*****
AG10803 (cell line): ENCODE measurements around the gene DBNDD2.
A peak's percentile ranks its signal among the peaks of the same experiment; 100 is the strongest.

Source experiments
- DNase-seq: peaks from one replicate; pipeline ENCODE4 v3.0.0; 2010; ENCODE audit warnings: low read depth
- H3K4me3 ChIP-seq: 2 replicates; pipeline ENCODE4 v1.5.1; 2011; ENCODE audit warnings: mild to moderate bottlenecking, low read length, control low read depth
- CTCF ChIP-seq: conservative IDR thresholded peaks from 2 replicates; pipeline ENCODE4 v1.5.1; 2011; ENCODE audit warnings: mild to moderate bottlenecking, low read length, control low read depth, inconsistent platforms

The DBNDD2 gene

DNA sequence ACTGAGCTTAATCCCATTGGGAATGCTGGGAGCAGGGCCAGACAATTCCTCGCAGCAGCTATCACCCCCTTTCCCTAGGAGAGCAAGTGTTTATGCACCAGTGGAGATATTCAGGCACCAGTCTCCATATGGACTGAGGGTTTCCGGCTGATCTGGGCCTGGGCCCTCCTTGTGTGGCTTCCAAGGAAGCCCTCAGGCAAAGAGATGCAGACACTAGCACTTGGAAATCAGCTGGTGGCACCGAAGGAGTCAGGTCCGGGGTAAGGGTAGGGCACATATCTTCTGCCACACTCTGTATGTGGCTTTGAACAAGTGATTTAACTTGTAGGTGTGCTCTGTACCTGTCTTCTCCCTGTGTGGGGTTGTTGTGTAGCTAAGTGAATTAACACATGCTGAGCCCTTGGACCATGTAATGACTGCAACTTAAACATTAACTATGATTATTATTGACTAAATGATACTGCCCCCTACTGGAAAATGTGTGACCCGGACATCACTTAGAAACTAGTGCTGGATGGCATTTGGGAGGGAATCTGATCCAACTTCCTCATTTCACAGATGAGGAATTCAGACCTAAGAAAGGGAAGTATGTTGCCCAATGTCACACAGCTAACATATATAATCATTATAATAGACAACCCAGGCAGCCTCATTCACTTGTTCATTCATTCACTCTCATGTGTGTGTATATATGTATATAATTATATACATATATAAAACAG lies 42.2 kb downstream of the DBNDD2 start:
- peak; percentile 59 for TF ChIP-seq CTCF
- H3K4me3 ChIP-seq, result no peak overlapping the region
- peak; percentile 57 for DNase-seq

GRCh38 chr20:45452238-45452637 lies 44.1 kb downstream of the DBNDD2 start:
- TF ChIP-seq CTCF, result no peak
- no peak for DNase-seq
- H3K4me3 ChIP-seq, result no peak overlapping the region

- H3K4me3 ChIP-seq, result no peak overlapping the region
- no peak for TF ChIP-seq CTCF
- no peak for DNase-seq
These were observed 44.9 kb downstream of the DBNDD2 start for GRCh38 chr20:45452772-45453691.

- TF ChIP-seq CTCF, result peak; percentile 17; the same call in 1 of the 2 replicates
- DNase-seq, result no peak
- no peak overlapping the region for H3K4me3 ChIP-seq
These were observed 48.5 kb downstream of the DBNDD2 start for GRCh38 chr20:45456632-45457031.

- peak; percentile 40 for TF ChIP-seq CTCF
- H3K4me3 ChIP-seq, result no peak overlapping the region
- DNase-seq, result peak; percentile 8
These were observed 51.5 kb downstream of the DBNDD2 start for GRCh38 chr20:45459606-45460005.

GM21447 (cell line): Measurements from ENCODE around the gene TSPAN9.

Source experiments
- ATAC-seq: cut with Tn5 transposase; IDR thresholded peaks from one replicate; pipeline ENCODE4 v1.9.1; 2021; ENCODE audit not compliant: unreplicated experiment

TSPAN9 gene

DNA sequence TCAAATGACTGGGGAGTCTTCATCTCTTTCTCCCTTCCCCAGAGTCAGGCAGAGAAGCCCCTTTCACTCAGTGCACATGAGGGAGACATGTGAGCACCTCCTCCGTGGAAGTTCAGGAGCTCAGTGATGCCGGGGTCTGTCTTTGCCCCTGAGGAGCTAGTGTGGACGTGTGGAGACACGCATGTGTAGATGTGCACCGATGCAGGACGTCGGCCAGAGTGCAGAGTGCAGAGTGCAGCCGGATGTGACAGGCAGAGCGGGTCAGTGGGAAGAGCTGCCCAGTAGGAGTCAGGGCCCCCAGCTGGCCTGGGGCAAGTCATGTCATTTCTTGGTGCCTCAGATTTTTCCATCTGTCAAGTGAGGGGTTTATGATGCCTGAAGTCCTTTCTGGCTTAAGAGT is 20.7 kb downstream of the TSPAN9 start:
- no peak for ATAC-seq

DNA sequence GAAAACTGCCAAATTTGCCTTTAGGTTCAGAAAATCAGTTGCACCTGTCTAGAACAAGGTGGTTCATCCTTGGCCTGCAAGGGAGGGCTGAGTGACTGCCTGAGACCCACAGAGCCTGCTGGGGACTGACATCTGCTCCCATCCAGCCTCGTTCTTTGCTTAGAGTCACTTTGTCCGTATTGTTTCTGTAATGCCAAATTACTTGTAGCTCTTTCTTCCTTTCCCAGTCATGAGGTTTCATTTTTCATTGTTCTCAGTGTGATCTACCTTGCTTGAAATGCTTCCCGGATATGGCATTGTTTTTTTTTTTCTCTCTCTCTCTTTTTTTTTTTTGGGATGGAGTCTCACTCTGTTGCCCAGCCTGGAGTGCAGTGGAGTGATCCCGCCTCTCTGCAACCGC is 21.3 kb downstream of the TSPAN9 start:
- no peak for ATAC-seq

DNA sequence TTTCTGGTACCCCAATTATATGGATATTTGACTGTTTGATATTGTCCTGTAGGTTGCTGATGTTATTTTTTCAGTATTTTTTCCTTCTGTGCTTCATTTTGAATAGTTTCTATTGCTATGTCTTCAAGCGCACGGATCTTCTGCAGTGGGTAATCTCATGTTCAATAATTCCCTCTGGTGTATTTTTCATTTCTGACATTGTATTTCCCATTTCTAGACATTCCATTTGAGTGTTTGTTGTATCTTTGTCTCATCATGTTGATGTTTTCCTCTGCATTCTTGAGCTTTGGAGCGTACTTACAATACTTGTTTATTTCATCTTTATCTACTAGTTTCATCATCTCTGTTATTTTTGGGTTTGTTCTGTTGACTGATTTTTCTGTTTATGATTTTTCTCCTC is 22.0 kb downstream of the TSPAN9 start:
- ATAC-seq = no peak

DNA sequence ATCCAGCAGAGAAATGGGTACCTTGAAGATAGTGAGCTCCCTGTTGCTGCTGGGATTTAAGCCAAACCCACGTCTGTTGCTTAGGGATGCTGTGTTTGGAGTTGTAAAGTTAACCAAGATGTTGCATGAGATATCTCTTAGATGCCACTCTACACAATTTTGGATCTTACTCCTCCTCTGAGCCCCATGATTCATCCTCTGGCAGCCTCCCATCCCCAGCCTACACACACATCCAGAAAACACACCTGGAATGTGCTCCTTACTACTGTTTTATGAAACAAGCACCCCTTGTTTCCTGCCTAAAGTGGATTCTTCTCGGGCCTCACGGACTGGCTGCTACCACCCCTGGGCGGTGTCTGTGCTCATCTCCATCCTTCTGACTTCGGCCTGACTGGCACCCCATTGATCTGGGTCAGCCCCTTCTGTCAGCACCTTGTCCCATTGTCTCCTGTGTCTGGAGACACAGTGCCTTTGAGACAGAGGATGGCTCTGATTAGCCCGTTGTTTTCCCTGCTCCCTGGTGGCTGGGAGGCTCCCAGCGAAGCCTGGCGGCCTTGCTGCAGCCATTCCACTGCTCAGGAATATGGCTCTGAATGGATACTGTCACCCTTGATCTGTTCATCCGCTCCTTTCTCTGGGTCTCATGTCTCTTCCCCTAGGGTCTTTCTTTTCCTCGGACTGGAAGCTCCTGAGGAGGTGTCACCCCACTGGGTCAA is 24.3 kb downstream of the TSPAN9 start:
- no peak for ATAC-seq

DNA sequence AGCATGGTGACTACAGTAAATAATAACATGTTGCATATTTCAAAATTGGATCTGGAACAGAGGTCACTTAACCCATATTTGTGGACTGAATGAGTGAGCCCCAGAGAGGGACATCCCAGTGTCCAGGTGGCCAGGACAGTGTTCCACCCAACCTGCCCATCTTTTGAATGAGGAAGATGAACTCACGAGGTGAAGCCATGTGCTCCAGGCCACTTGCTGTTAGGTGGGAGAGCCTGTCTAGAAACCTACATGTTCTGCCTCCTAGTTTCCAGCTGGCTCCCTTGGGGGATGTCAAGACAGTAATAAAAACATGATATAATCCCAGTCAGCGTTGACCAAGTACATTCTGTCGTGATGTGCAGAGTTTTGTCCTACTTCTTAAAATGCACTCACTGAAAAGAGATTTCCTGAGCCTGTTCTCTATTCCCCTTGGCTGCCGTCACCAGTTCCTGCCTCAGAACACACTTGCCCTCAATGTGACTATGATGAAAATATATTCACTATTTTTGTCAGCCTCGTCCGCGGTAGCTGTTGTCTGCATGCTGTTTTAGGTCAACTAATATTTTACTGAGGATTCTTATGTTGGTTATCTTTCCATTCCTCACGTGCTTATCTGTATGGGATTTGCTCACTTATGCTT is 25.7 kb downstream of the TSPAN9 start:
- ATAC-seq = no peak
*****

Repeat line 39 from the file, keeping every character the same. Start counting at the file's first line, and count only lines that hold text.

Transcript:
- no peak for ATAC-seq